K. Lahiri, A.C.J. -
(1.)BY these habeas corpus petitions, the detenus question the validity of the orders of detention dated 10.2.84 passed by the District Magistrate, Ukhrul, Manipur under the National Security Act, 1980 for short "the Act". As common questions of law and facts are involved in all these petitions, we propose to dispose them of by common order.
(2.)THE Petitioners were detained on 10.2.1984, and the grounds of detention were furnished to them on 13.2.84 and the orders of detention were approved by the Government of Manipur on 18.2.84. Learned Counsel for the Petitioners has urged three points in Civil Rule (HC) Nos. 40/84, 41/84 and 42/84. They are : (1) the orders of detention were never served on the detenus : (2) the report of the Superintendent of Police, Ukhrul was not furnished to any of the detenus, which amounted to non -communication of the grounds of detention; and (3) the Central Government did not consider the consider the report submitted to it under Section 3(5) read with Section 14(1) of the Act. In so far as Civil Rule (HC) No. 43/84 is concerned, the learned Counsel for the Petitioners has urged only the last two points.
Let us now turn to the first contention of the learned Counsel. It has been urged that the orders of detention were never served, upon the detenus at any time. The contention fails, as in their affidavits, the State Government has categorically stated that the detention orders were duly executed on the date on which those were made. We have perused the service reports produced before us and find, that the detenus acknowledged the receipt of the detention orders. The detaining authorities have sworn affidavits, produced materials including the service reports to show that the orders of detention were served on 10.2.84 on the Petitioners in Civil Rule (HC) Nos. 40/84, 41/84 and 42/84, which satisfy our mind that the orders, of detention were duly served on the detenus on 10.2.84. In view of these facts, the first contention of learned Counsel fails.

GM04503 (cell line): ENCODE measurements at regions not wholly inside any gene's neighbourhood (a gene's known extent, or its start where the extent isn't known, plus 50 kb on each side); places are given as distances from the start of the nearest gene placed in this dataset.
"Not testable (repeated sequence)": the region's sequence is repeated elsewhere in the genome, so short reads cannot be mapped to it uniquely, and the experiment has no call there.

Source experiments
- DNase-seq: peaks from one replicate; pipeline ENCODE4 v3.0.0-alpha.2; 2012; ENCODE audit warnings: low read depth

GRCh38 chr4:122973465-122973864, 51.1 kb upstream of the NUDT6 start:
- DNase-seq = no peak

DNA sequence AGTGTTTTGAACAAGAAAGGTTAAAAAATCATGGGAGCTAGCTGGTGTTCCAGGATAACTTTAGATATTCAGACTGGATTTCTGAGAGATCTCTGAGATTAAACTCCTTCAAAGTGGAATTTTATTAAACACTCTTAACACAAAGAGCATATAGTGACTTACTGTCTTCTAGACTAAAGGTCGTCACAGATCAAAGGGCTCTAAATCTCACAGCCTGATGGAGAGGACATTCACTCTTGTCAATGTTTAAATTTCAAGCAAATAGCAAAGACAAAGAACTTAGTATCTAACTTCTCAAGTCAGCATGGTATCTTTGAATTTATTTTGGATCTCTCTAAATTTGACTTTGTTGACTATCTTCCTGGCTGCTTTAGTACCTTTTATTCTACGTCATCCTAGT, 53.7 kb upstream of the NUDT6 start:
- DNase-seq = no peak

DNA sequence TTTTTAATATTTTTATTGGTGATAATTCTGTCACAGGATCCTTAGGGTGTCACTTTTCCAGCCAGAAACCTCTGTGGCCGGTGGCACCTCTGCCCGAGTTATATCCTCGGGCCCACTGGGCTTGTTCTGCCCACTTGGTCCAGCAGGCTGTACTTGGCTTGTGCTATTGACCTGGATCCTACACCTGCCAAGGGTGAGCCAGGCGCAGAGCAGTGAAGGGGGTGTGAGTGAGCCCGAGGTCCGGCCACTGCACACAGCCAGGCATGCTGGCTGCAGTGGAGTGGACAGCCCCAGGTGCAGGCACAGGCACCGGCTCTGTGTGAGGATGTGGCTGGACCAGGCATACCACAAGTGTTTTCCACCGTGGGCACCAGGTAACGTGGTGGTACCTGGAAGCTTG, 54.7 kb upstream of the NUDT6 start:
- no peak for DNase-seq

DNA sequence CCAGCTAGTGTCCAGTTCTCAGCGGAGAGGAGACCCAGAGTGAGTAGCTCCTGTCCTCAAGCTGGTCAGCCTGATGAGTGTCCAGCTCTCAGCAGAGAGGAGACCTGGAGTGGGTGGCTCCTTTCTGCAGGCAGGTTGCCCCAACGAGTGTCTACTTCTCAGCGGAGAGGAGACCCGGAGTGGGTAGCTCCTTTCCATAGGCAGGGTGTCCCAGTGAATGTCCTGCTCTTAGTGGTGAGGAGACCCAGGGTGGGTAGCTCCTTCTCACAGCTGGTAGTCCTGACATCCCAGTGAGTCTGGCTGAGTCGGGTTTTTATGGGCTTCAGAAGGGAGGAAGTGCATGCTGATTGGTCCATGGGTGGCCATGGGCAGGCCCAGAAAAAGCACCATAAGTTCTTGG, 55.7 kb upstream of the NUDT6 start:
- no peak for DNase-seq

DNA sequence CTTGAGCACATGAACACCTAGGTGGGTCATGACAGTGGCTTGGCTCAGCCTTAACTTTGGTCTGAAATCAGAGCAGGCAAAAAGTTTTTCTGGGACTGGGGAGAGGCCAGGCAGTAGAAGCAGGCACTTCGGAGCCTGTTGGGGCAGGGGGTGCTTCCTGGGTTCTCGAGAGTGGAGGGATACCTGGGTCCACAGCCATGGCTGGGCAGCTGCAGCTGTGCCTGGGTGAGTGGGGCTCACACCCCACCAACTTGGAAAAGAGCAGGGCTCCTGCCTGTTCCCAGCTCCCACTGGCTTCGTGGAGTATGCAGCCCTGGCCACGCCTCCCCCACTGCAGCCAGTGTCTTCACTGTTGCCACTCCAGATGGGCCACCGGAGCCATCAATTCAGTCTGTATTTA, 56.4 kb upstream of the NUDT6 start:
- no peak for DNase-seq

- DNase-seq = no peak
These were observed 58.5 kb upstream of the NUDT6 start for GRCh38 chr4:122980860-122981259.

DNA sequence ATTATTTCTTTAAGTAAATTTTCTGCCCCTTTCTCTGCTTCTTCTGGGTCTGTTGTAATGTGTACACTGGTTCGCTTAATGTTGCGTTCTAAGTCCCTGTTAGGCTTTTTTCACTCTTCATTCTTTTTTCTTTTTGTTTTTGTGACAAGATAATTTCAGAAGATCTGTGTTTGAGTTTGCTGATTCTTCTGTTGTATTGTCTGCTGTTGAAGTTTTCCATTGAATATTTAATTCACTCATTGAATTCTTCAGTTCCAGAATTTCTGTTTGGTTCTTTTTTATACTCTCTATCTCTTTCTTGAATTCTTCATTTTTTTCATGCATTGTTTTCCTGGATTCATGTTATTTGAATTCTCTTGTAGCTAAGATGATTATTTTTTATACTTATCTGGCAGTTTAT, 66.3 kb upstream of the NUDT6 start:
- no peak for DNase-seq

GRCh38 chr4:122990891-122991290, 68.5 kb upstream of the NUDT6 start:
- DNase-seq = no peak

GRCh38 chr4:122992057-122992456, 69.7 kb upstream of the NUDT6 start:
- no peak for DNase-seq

(3.)IN support of the second contention, learned Counsel for the Petitioners submits that the orders of detention were rendered in a casual and mechanical manner and there was non -application of the mind of the detaining authority. In the report submitted by the District Magistrate, Ukhrul to the Government of Manipur, there was a statement that on perusal of the report dated 10.2.84 submitted by the Superintendent of Police, Ukhrul and other materials, the detaining authority was satisfied that the detenus could be detained under "the Act". However, according to the Petitioners, although the grounds of detention were furnished to them, along with other statements, they were not furnished with the report of the Superintendent of Police which, submits the learned Counsel for the Petitioner, is the basic document on which the orders of detention were made. There is no wrangle, nor can there be any, that the copies of documents, statements and materials referred or relied upon in the grounds of detention, meaning there by those papers, documents and materials which had influenced the mind of the detaining authority in arriving at the subjective satisfaction about the necessity of the detention, must be communicated to the detenu. The contention finds support from the decisions of the Supreme Court in Yumnam Mangibabu Singh v. State of Manipur and Ors. : AIR 1983 SC. 300; Ganga Ramchand Bharvani v. Government of Maharastra : AIR 1980 SC. 1744; Mehrunissa v. State of Maharastra : AIR 1981 SC. 1861 and Mulchandani v. Govt. of Maharastra : AIR 1982 SC 1221. All documents which had influenced the mind of the detaining authority in arriving at the subjective satisfaction about the necessity of the detention must be communicated to the detenu. In the instant case, however the documents are not "in built" in the grounds of detention. There is no reference of the report of the Superintendent of Police in any of the grounds furnished to the Petitioners.